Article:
It’s fun when artists tell you that you have it wrong. Not in a smarmy type of way, but as a sobering corrective—guiding you to understand ideas in a film that, perhaps, if only you allowed yourself to live in its questions, you might finally arrive at the right answers. (Yes, Rilke said it first.) 

Alice Rohrwacher’s work is always mysterious, but every inch of every frame in every second of her third full-length feature La Chimera (a follow-up to her great Happy as Lazzaro) feels as though a bewitching hex has been cast over it. So, naturally, when we pose a question or assumption of our own, she is quick to guide us to the film’s true meaning. 

This is a supernatural tale that treats the spiritual and ancient worlds with respect, and with a thrilling plot that involves grave-diggers, crooks, beach parties, female elysiums, and an Englishman abroad, all sullen and lovesick—as the best of them are. Josh O’Connor plays Arthur, a mysterious character that has a relationship with the Tuscan tombaroli. His divination skills aid him in discovering tombs filled with precious artefacts that he and his crew sell to the upper crust of society. As she shoots her short film La Caverne, Rohrwacher gives insight into the background of the enchanting wonders of La Chimera—a written supplement to indulge in after your viewing of her film, where she explains what is real, what is not real, and what we might discover if we gently scratch the surface.

Chris Cotonou: Where did the idea for the story of La Chimera come from, and why tell it now?

Alice Rohrwacher: I’ve had this idea for a long time, and I’ve always wanted to do a film about archaeology, about the fact that there are people who have lived beside these ancient sites for thousands of years. And then suddenly, they decide to steal the artefacts to create their personal wealth. Historically, the excavation of these objects, and the trade surrounding these objects, were started and overseen by the nobility. And then, in this film, you see a transition where it’s being done by the lower classes instead. Although this premise came to me a while ago, the real burning desire to tell it started during the pandemic. I had already collected a lot of the materials that pertain to the film, and during the pandemic, in particular, we as a society were confronted with death in our lives. And the fact that these archaeological objects come from tombs… I was pushed to analyse how the ancients deal with death, and consequently how we, as a society today, do too.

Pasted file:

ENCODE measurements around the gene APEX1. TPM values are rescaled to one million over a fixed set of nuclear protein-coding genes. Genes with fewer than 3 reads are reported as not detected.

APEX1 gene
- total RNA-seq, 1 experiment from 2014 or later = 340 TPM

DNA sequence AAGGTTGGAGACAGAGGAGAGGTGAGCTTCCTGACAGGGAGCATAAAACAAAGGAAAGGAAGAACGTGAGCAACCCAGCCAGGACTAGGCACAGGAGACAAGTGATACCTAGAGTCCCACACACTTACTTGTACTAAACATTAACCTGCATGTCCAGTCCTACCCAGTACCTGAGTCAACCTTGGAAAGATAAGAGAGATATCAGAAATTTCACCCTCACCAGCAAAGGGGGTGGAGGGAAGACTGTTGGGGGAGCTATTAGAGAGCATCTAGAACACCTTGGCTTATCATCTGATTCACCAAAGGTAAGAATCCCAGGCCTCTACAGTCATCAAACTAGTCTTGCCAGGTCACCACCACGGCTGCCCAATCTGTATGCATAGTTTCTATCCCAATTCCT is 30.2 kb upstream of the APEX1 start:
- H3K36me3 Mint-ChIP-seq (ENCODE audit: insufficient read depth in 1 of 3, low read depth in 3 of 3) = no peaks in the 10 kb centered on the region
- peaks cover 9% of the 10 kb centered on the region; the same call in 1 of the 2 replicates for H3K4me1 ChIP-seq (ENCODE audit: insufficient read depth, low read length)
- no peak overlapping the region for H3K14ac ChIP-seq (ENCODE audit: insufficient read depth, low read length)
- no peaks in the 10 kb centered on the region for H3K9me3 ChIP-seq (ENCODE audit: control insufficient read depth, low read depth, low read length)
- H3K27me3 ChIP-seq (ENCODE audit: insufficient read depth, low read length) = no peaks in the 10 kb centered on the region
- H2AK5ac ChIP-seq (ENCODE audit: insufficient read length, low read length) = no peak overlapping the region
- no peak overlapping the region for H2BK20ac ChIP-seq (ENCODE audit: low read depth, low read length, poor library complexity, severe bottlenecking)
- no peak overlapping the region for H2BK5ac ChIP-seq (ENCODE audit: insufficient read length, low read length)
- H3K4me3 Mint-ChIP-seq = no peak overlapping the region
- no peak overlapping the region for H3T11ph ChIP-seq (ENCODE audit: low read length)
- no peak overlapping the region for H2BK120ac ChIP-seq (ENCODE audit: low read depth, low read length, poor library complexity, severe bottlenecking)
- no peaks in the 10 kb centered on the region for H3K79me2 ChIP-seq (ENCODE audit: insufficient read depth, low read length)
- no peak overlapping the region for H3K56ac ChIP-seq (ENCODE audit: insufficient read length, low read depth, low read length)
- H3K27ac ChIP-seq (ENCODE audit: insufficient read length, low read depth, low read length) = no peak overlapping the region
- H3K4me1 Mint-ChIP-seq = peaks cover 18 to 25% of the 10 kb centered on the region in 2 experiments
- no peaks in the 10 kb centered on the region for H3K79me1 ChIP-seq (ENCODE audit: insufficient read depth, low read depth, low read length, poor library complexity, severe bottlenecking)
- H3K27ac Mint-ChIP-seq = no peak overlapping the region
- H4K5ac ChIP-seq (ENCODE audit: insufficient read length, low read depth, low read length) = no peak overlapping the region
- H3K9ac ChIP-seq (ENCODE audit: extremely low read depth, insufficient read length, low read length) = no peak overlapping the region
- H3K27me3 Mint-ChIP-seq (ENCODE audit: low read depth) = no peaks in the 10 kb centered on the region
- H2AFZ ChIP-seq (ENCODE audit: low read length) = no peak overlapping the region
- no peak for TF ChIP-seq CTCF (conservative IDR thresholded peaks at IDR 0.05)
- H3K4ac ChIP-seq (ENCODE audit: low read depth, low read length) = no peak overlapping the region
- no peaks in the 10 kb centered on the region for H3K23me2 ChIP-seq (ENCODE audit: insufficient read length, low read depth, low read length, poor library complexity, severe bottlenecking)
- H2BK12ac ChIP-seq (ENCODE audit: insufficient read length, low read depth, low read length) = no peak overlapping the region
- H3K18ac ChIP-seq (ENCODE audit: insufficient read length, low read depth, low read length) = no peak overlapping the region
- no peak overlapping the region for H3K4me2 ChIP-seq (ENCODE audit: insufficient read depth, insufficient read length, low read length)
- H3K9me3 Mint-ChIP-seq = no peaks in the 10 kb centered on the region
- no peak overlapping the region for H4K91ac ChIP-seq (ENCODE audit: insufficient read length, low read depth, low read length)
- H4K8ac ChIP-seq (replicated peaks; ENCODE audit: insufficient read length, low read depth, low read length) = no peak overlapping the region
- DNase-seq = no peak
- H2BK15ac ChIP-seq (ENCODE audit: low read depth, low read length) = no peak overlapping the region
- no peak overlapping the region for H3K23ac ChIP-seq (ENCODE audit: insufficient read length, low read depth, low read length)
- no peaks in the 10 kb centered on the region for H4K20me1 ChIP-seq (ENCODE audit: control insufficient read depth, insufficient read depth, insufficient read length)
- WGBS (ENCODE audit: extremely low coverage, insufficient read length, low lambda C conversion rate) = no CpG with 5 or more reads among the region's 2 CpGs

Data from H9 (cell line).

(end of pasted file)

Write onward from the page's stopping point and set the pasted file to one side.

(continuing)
CC: You grew up in Tuscany, where the Etruscans whose graves are robbed originate. One of your characters in the film calls them more “bohemian” than the Romans. As someone with an interest in archaeology, and who studied Classics, what is it about that civilisation that you find particularly fascinating—especially in their relationship with death?

AR: When we look at the artefacts from the Roman times, there are a large variety that speak to us about many different facets of Roman life. Whereas with the Etruscans, a lot of what remains is related to death. A large part of their creative energy and time went on these tombs, and so these artefacts that were left behind were fated to be invisible and unseen by future generations. This is what separates them from the Romans, who liked to show off their creativity…which is very Italian. We are a society that, even if we bake a cake, we’re going to post it somewhere so everybody can see. I find it more interesting that the Etruscans created beautiful artefacts not destined to be admired. There’s a line in the film where Arthur looks at an artefact and says, “You’re not meant to be seen by human eyes”, and that’s a reflection of their society.